News / Africa

Somali Pirates Serve as Inadvertent Marine Conservationists

A Somali fisherman carries a fish called
A Somali fisherman carries a fish called "Yapuri" as he walks from Hamarweyne beach in Mogadishu, Somalia, November 22, 2008.
Jill Craig
MOMBASA, Kenya — Although the economic and human costs of piracy off the coast of Somalia are enormous, the pirates may actually be helping to improve marine life in the area.  As commercial fishermen steer clear of the Somali coastline, fish and coral reefs thrive.

The cost of Somali piracy in 2011 was estimated between $6.6 and $6.9 billion, according to the One Earth Future Foundation. And, the United Nations says that, although the number of incidents declined in 2011, there were still 265 hostages being held at the end of the year.

Needless to say, many fishermen are avoiding Somali waters. But some of those who are venturing in say the fishing is quite good.

x
Abdul Mohammed Omar is a 24-year-old fisherman from Lamu, a Kenyan coastal town about 150 kilometers from the Somalia border. He was on a fishing expedition in Kiunga, next to the border, about six months ago. Omar claims that larger schools of fish are found closer to Somalia.

“The thing is, the other side, the border near to Somalia, is much better for fishing. 

"But we’ve got no choice for [because of] these pirates," he said. "So we have to come this side. So now is not so good, because this side, there is not a lot of fish.  People they are fishing a lot on this side. So right now, our business is very down, because we don’t get a lot of fish for now.”

Mudhir Abdulrahman is another Lamu fisherman who was in Somalia three months ago. He says that he does not go often, because of piracy fears, but that when he does, his catches are bigger.

“Before, we used to take three to four days to fill the boat with five tons of fish. But now, we go there for one day and we have five tons,” said Abdulrahman.

But it is not just the smaller fishermen who are afraid to venture into these waters. Alejandro Anganuzzi is the executive secretary of the Indian Ocean Tuna Commission, based in the Seychelles. He explains why there is very little activity there.

“Up to 200 miles [320 kilometers] from the coastline of Somalia, they haven’t had activities for a long time," said Anganuzzi. "Essentially, also because it would be an invitation to disaster for any boats right now to operate in that area. Some of the boats have security on-board, but they have very clear instructions from their flag states not to operate in any areas closer to 300 miles [480 kilometers].”

Large commercial fishing is restricted and local fishing has never been a major contributor to the Somali economy, which instead favors pastoral livestock and crop production. According to the Food and Agriculture Organization, the pastoral population is estimated at 2.3 million people, while coastal fishing only engages about 180,000 people.

David Obura is the director of Coastal Oceans Research and Development in the Indian Ocean. He says Somali fishermen have never had the capacity for large-scale fishing, which can damage coral reefs.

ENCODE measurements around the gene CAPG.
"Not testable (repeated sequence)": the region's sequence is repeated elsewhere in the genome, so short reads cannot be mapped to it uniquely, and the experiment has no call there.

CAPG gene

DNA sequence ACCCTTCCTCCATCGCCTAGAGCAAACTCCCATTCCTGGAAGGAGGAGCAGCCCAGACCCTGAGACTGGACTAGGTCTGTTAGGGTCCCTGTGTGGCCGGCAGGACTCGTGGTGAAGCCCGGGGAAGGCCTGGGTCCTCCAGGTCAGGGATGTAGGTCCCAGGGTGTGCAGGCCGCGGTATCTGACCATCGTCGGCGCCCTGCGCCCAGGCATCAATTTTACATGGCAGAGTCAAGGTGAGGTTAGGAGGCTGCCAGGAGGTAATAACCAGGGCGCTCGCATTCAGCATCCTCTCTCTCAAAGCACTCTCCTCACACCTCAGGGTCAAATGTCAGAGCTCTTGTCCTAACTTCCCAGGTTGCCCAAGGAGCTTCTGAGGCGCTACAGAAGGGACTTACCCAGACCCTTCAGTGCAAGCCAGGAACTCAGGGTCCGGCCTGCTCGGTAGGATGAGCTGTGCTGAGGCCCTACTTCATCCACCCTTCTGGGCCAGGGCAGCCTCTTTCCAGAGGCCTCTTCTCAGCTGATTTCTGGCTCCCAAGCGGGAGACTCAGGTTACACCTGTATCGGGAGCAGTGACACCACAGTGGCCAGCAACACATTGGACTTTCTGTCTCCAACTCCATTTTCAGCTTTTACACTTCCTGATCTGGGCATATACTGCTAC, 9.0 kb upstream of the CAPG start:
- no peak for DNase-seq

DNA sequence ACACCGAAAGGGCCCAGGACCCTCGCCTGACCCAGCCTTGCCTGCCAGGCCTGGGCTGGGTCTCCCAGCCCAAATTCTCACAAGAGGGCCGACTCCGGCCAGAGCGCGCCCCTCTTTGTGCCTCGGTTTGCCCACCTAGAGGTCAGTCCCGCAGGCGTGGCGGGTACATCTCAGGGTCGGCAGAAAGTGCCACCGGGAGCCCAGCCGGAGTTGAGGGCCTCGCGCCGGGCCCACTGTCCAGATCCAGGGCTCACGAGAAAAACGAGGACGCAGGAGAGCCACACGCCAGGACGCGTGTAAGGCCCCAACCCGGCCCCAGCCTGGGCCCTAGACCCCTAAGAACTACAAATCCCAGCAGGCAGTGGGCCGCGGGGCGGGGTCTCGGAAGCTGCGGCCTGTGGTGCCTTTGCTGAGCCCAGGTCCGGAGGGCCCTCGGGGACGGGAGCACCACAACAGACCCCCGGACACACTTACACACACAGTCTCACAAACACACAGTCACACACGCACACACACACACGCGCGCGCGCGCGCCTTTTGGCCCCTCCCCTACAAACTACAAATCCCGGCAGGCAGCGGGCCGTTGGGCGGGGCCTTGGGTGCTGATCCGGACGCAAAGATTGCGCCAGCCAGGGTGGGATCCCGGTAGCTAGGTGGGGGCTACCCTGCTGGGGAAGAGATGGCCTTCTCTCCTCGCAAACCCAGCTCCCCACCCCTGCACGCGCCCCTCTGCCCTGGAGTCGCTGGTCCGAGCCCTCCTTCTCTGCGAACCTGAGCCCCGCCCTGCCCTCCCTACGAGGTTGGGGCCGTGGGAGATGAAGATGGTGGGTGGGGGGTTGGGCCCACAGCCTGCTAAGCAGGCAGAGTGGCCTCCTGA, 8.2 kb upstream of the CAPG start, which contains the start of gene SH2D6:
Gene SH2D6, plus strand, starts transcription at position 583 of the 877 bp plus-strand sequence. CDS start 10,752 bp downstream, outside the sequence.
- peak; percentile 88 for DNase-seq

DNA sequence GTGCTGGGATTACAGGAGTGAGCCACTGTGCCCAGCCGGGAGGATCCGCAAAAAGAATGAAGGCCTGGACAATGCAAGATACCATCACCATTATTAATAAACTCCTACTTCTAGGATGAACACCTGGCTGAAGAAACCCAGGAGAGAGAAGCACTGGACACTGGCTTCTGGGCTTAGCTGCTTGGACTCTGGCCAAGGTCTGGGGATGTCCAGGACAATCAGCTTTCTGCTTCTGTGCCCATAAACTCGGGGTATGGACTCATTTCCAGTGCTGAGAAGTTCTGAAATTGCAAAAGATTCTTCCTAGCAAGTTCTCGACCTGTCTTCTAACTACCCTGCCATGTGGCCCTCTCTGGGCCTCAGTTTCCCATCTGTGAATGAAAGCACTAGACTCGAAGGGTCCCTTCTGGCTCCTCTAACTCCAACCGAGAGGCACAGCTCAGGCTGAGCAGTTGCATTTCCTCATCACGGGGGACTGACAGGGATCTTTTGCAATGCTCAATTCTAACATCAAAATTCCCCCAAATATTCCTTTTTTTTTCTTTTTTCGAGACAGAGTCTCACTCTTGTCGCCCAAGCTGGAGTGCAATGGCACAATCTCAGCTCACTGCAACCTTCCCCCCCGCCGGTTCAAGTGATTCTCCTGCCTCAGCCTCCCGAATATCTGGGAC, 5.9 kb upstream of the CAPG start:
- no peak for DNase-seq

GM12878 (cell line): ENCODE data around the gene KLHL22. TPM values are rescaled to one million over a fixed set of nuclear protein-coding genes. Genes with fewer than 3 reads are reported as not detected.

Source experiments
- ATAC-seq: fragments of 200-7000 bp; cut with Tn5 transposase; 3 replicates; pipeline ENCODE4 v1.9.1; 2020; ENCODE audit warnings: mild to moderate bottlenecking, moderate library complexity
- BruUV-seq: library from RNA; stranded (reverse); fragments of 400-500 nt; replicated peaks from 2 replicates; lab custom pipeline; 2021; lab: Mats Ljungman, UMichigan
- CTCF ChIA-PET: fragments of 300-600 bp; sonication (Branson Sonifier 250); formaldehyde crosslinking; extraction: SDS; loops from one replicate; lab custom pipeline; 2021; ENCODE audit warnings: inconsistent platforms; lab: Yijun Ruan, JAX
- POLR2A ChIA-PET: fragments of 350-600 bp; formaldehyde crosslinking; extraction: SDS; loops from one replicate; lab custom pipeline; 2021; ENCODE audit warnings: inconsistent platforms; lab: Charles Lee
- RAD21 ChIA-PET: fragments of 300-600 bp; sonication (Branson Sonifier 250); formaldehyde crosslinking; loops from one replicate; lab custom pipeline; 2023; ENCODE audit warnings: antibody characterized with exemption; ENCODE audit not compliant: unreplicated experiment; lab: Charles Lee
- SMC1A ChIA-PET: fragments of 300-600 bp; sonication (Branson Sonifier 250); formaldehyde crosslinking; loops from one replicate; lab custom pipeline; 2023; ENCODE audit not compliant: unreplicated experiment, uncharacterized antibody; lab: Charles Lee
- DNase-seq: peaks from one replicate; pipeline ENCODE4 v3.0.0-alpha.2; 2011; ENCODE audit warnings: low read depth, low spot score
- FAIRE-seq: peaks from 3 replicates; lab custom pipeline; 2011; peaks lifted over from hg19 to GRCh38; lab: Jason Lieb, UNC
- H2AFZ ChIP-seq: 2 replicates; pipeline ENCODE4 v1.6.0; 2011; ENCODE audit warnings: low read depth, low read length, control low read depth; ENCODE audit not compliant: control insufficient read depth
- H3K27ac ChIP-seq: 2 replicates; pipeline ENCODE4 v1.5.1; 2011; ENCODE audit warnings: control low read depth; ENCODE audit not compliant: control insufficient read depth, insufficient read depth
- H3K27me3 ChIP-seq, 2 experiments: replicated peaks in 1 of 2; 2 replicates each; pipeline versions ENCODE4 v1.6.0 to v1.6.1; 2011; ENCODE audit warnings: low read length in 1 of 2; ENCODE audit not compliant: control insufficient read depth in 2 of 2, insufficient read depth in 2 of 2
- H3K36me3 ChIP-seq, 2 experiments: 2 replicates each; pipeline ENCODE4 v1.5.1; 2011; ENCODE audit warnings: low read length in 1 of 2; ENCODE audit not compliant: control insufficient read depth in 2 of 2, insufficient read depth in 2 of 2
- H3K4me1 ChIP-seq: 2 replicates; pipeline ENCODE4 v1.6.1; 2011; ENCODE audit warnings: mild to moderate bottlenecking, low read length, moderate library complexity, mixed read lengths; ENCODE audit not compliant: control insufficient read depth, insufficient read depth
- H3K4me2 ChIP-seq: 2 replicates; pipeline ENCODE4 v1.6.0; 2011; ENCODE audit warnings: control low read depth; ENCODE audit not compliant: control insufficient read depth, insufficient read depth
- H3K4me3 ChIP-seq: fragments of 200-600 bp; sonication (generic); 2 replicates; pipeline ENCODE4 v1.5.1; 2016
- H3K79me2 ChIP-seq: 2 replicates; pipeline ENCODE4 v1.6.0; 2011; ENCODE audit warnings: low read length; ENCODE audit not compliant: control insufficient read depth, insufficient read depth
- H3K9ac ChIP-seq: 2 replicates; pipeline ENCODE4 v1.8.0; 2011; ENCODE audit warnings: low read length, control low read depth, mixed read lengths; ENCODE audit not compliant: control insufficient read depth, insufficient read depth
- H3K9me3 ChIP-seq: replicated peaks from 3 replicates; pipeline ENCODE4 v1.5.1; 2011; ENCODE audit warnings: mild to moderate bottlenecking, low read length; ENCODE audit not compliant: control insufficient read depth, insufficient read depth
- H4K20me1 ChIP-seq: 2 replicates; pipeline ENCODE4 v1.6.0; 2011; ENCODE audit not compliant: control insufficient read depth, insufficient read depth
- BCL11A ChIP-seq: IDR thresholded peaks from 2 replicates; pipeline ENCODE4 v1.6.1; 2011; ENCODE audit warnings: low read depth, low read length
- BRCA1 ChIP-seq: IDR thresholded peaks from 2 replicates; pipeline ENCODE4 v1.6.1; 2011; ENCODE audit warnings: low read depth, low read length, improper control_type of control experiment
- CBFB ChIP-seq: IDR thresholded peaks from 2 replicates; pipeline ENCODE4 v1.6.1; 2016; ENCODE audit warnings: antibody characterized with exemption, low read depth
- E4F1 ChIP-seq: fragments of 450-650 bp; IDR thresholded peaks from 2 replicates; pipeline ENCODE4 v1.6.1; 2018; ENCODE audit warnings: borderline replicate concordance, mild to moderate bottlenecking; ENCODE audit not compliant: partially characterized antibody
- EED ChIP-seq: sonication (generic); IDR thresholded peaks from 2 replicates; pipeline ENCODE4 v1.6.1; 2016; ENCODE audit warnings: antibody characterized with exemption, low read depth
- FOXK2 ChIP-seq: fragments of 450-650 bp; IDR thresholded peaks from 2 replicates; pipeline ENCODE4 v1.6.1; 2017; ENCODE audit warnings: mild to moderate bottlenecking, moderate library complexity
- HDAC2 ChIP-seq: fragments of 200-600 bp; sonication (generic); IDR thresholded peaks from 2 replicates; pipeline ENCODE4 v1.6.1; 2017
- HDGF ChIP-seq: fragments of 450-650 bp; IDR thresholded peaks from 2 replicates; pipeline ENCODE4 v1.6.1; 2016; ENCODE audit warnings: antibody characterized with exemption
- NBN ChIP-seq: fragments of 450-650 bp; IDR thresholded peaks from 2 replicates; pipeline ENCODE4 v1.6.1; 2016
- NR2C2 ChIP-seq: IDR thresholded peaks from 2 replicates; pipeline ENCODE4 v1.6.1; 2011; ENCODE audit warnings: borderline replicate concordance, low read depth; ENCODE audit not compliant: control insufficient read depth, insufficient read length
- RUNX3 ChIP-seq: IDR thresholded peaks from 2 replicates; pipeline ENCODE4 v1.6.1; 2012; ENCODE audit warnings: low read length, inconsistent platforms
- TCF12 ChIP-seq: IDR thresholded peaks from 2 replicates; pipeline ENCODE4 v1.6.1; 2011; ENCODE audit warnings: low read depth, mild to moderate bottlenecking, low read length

“Fishing has never been that developed along the main, sort of the Indian Ocean, Somali coast," said Obura. "So small-scale fishing can happen, with artisanal gears and very basic gears.  But until you get a really supportive economic and business environment, for people to invest in large boats and the gear and the fuel that’s needed to run them, and the expertise, fishing doesn’t develop as a major economic sector until there is a good supportive environment for it.”

Obura says that he expects reef fish populations to be quite healthy, based on marine research he did in Somaliland in 1997.

“But I’m guessing that now, with the conflict and the insecurity for boats on the sea, that there would be much less fishing in southern Somalia," he said. "And, when that happens for several years, you will get better fish communities. The reefs, themselves, all the reefs in East Africa are recovering from major bleaching events in 1998, so climate change impacts, so the corals may be in varied condition, but the fish will recover quite quickly if there’s no fishing pressure.”

However, Anganuzzi says that, although a form of marine conservation may be occurring in the waters near Somalia, the fishing vessels are simply relocating.  

“Those fishing operations have disappeared from the tropical area.  But, I think they have not disappeared altogether.  So what you see is not a reduction in the fishing intensity, but rather a displacement. So what is good for some species in the tropical areas is going to be very bad for species in other areas, like the southern Indian Ocean, or even in other oceans,” he said.

But, as for the fish near the Somalia coastal areas, Lamu fisherman Omar says that the pirates are protecting them.

“Pirates take care after the fish. If somebody comes to catch, he has to go back because he’s afraid of the pirates. So the fish, they’re very lucky, to be honest,” he said.

Stretching more than 3,300 kilometers, Somalia has the longest coastline of any country in continental Africa.  A 2011 U.N. Security Council report estimates that fisheries within 370 kilometers off the Somalia coast are capable of providing sustainable annual catches of at least 200,000 tons, including high-value tuna and mackerel.

You May Like

FIFA Indictments Put Gold Cup Tournament Under Cloud